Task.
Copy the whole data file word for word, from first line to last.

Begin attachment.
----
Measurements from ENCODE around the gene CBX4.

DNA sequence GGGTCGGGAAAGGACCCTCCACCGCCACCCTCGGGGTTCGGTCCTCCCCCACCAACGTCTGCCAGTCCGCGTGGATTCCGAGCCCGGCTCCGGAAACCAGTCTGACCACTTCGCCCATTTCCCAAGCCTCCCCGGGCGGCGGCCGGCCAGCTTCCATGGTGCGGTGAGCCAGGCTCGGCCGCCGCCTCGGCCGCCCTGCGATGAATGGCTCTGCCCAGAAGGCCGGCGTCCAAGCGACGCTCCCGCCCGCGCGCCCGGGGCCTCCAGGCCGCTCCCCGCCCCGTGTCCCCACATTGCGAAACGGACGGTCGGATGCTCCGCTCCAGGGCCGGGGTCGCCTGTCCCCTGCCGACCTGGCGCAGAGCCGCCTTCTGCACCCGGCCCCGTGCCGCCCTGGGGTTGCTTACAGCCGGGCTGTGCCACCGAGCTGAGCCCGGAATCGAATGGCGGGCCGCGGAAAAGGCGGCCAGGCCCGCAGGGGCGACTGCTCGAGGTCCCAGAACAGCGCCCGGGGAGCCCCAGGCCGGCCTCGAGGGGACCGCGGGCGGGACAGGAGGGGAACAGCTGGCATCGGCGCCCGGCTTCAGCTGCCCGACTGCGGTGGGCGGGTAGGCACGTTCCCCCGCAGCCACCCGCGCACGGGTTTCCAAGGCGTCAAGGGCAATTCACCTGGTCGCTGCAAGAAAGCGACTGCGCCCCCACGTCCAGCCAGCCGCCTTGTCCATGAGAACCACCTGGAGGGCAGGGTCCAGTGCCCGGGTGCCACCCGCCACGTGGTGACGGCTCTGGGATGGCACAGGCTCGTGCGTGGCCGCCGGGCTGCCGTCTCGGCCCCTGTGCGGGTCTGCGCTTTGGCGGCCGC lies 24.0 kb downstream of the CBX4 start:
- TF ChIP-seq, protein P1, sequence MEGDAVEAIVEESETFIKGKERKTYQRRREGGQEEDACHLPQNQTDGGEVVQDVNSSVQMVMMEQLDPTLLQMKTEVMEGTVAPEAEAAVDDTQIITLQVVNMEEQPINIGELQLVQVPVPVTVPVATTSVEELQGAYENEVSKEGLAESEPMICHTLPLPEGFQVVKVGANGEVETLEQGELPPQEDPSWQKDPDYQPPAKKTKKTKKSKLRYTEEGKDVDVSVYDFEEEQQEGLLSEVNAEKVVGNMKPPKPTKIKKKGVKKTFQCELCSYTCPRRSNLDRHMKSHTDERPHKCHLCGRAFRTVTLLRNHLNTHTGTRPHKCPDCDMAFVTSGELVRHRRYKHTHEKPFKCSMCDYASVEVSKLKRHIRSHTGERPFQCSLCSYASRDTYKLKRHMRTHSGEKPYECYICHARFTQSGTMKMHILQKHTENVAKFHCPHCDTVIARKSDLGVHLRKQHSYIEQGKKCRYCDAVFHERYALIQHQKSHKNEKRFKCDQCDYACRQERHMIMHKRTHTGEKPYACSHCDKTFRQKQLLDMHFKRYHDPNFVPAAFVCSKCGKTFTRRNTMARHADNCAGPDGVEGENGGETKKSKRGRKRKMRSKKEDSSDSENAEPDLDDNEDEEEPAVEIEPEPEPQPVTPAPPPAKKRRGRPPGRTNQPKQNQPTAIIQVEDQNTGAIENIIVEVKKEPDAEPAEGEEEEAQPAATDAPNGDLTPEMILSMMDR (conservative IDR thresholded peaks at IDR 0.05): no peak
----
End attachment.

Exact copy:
Measurements from ENCODE around the gene CBX4.

DNA sequence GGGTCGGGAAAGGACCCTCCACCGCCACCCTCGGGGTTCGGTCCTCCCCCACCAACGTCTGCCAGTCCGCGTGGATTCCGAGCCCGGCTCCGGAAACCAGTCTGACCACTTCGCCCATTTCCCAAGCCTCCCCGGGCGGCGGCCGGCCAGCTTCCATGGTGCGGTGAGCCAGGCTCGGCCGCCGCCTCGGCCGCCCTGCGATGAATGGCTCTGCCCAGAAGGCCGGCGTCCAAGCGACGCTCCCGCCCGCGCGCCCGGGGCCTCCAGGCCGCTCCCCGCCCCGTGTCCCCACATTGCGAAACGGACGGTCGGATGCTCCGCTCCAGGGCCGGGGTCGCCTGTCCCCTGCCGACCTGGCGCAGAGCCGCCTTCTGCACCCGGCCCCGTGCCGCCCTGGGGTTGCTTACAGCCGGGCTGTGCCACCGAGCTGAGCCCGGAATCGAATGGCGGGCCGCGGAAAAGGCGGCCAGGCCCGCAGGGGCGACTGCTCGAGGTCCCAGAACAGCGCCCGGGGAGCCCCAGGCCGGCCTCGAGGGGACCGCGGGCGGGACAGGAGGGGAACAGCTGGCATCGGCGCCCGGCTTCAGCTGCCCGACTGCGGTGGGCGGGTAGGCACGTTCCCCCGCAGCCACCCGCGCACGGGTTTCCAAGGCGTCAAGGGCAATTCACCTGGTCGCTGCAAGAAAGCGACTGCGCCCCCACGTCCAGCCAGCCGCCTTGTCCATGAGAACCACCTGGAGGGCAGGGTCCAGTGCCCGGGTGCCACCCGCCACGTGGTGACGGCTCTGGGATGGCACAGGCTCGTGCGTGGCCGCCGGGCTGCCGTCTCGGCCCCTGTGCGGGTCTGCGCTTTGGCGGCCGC lies 24.0 kb downstream of the CBX4 start:
- TF ChIP-seq, protein P1, sequence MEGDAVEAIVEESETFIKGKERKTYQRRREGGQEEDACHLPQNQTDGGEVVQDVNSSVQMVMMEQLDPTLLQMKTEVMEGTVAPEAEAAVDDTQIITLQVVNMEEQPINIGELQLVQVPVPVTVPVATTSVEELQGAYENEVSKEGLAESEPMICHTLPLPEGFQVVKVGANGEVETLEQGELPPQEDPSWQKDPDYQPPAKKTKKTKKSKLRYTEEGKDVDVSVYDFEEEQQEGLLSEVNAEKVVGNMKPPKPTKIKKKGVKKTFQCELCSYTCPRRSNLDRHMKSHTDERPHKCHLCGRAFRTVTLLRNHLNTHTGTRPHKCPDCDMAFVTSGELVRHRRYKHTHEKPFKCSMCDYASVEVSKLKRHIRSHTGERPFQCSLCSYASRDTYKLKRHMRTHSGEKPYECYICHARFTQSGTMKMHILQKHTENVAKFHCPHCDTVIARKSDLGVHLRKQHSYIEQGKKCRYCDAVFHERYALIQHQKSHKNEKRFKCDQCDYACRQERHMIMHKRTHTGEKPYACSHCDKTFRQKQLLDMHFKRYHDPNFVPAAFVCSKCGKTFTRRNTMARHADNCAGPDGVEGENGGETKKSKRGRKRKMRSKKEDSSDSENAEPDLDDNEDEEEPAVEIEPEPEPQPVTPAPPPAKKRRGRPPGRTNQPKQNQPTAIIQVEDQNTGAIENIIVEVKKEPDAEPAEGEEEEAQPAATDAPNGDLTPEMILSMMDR (conservative IDR thresholded peaks at IDR 0.05): no peak